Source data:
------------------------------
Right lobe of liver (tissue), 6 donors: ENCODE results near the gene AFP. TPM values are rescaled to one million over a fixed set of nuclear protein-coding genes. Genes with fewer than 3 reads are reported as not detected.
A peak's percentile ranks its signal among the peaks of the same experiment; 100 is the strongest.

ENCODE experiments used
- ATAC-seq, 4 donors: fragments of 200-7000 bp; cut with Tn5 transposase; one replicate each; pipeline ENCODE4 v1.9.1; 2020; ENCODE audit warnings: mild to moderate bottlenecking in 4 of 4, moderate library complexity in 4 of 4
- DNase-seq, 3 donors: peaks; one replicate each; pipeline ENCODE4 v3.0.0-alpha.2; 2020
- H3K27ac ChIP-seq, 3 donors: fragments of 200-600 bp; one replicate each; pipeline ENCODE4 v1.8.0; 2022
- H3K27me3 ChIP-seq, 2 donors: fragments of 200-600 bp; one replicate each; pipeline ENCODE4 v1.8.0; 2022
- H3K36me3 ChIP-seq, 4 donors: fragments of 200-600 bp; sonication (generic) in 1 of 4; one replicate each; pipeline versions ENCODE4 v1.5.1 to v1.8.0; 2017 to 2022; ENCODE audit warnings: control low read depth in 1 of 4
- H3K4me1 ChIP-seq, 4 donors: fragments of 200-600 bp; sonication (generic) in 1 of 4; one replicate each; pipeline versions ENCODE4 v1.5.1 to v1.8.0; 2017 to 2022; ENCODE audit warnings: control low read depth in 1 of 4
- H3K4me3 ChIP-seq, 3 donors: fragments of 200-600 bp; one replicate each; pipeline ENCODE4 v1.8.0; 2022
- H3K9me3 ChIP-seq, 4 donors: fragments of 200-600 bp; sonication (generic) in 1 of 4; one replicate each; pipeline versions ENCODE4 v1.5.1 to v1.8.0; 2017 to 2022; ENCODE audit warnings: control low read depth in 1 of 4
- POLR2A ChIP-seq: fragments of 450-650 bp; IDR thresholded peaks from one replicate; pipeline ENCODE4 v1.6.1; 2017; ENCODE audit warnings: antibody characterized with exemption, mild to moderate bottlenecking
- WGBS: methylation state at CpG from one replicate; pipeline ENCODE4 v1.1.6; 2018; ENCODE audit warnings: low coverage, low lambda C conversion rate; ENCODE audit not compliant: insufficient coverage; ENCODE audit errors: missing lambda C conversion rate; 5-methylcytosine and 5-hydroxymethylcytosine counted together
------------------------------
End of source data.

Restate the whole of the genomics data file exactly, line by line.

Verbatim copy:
Right lobe of liver (tissue), 6 donors: ENCODE results near the gene AFP. TPM values are rescaled to one million over a fixed set of nuclear protein-coding genes. Genes with fewer than 3 reads are reported as not detected.
A peak's percentile ranks its signal among the peaks of the same experiment; 100 is the strongest.

ENCODE experiments used
- ATAC-seq, 4 donors: fragments of 200-7000 bp; cut with Tn5 transposase; one replicate each; pipeline ENCODE4 v1.9.1; 2020; ENCODE audit warnings: mild to moderate bottlenecking in 4 of 4, moderate library complexity in 4 of 4
- DNase-seq, 3 donors: peaks; one replicate each; pipeline ENCODE4 v3.0.0-alpha.2; 2020
- H3K27ac ChIP-seq, 3 donors: fragments of 200-600 bp; one replicate each; pipeline ENCODE4 v1.8.0; 2022
- H3K27me3 ChIP-seq, 2 donors: fragments of 200-600 bp; one replicate each; pipeline ENCODE4 v1.8.0; 2022
- H3K36me3 ChIP-seq, 4 donors: fragments of 200-600 bp; sonication (generic) in 1 of 4; one replicate each; pipeline versions ENCODE4 v1.5.1 to v1.8.0; 2017 to 2022; ENCODE audit warnings: control low read depth in 1 of 4
- H3K4me1 ChIP-seq, 4 donors: fragments of 200-600 bp; sonication (generic) in 1 of 4; one replicate each; pipeline versions ENCODE4 v1.5.1 to v1.8.0; 2017 to 2022; ENCODE audit warnings: control low read depth in 1 of 4
- H3K4me3 ChIP-seq, 3 donors: fragments of 200-600 bp; one replicate each; pipeline ENCODE4 v1.8.0; 2022
- H3K9me3 ChIP-seq, 4 donors: fragments of 200-600 bp; sonication (generic) in 1 of 4; one replicate each; pipeline versions ENCODE4 v1.5.1 to v1.8.0; 2017 to 2022; ENCODE audit warnings: control low read depth in 1 of 4
- POLR2A ChIP-seq: fragments of 450-650 bp; IDR thresholded peaks from one replicate; pipeline ENCODE4 v1.6.1; 2017; ENCODE audit warnings: antibody characterized with exemption, mild to moderate bottlenecking
- WGBS: methylation state at CpG from one replicate; pipeline ENCODE4 v1.1.6; 2018; ENCODE audit warnings: low coverage, low lambda C conversion rate; ENCODE audit not compliant: insufficient coverage; ENCODE audit errors: missing lambda C conversion rate; 5-methylcytosine and 5-hydroxymethylcytosine counted together